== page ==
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Menopause. 2012 Mar;19(3):361-7. doi: 10.1097/gme.0b013e318229977d.

Menopause as risk factor for oxidative stress.

Author information

1
Unidad de Investigación en Gerontología, Facultad de Estudios Superiores Zaragoza, Universidad Nacional Autónoma de México, Mexico City, Mexico. masanrod@yahoo.com.mx

Abstract

OBJECTIVE:

The aim of this study was to determine the influence of menopause (hypoestrogenism) as a risk factor for oxidative stress.

METHODS:

We carried out a cross-sectional study with 187 perimenopausal women from Mexico City, including 94 premenopausal (mean ± SD age, 44.9 ± 4.0 y; estrogen, 95.8 ± 65.7 pg/mL; follicle-stimulating hormone, 13.6 ± 16.9 mIU/mL) and 93 postmenopausal (mean ± SD age, 52.5 ± 3.3 y; estrogen, 12.8 ± 6.8 pg/mL; follicle-stimulating hormone, 51.4 ± 26.9 mIU/mL) women. We measured lipoperoxides using a thiobarbituric acid-reacting substance assay, erythrocyte superoxide dismutase and glutathione peroxidase activities, and the total antioxidant status with the Randox kit. An alternative cutoff value for lipoperoxide level of 0.320 μmol/L or higher was defined on the basis of the 90th percentile of young healthy participants. All women answered the Menopause Rating Scale, the Athens Insomnia Scale, and a structured questionnaire about pro-oxidant factors, that is, smoking, consumption of caffeinated and alcoholic beverages, and physical activity. Finally, we measured weight and height and calculated body mass index.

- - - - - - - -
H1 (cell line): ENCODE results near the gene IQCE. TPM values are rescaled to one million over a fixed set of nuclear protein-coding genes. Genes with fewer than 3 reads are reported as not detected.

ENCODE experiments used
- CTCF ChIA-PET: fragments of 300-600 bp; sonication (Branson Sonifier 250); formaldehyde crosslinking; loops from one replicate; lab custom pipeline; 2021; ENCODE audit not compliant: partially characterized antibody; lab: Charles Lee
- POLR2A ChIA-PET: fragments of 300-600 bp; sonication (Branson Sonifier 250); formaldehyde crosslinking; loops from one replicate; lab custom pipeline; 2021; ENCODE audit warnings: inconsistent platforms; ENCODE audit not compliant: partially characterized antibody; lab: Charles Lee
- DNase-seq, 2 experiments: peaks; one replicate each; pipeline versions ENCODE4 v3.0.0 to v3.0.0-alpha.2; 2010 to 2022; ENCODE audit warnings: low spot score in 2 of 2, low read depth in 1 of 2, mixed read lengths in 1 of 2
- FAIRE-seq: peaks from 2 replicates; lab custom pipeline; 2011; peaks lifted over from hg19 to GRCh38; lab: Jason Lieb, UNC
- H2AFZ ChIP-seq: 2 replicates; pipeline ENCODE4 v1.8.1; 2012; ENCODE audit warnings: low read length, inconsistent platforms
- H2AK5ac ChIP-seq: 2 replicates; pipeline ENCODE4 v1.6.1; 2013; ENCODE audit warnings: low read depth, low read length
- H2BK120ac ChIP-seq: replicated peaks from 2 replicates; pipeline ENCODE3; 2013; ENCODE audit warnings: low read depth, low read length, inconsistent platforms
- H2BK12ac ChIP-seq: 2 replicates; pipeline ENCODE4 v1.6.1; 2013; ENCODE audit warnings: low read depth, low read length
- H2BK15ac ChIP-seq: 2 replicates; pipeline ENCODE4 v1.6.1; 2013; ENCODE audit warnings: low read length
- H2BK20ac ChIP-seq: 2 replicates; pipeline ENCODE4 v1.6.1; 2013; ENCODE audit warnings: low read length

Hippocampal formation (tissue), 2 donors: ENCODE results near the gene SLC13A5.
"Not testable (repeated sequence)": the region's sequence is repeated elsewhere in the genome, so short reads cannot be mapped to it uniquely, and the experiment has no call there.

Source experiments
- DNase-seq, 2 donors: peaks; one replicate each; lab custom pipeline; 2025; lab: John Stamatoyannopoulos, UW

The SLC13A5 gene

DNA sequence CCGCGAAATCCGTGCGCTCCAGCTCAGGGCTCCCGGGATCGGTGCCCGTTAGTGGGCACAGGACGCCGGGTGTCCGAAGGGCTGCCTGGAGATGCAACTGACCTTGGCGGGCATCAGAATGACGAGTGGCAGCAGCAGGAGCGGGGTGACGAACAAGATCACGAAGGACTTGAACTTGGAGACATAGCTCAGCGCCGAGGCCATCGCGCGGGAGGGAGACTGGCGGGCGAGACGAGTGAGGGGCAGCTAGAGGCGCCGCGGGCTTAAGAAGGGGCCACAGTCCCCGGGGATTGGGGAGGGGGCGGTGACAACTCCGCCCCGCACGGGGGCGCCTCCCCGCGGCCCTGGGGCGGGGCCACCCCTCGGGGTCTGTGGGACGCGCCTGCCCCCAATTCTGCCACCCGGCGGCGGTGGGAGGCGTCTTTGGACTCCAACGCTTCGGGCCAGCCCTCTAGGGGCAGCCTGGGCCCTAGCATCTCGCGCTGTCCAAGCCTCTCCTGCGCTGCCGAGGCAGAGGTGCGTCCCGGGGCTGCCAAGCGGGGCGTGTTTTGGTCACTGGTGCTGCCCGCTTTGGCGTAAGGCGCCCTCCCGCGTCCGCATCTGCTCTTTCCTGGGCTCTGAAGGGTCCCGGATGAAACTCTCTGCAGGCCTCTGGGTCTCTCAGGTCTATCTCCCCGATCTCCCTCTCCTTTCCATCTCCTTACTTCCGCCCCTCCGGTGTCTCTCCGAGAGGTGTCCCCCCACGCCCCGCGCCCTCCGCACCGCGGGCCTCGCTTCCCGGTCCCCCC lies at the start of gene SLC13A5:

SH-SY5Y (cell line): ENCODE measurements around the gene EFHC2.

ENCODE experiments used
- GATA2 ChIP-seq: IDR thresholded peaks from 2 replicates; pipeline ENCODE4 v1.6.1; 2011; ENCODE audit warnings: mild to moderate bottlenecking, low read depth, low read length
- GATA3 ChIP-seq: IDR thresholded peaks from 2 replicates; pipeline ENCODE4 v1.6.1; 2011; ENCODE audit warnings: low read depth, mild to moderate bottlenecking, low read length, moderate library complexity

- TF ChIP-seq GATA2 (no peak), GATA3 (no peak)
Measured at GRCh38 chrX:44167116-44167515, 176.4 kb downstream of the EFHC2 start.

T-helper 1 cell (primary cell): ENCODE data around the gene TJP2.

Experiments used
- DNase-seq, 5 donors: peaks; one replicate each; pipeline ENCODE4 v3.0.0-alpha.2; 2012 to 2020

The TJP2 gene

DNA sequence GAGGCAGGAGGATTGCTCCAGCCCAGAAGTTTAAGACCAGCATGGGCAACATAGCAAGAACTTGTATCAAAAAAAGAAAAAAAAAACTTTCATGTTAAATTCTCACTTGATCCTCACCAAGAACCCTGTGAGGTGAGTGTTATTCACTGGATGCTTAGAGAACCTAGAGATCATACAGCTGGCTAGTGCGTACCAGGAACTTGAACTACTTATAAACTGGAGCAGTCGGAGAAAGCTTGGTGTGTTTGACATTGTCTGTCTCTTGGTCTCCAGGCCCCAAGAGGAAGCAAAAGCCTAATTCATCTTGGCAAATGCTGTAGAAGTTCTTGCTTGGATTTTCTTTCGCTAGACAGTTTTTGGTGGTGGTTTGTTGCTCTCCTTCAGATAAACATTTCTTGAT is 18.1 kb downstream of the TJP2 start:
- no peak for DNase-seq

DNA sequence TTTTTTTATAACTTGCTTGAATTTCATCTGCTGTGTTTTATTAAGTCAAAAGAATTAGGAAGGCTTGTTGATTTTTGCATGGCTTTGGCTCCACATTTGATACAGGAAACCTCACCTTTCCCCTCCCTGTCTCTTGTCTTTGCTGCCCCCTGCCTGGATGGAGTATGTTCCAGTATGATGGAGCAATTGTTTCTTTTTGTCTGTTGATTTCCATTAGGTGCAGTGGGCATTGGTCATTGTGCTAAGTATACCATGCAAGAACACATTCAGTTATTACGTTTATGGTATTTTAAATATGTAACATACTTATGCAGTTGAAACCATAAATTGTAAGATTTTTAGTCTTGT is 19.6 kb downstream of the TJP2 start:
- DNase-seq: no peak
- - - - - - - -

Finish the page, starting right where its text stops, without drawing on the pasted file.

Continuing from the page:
RESULTS:

The lipoperoxide levels were significantly higher in the postmenopausal group than in the premenopausal group (0.357 ± 0.05 vs 0.331 ± 0.05 μmol/L, P = 0.001). Using logistic regression to control pro-oxidant variables, we found that menopause was the main risk factor for oxidative stress (odds ratio, 2.62; 95% CI, 1.35-5.11; P < 0.01). We also found a positive correlation between menopause rating score, insomnia score, and lipoperoxides, and this relationship was most evident in the postmenopausal group (menopause scale, r = 0.327 [P = 0.001]; insomnia scale, r = 0.209 [P < 0.05]).

CONCLUSIONS:

Our findings suggest that the depletion of estrogen in postmenopause could cause oxidative stress in addition to the known symptoms.

PMID:
21971210
DOI:
10.1097/gme.0b013e318229977d
[Indexed for MEDLINE]

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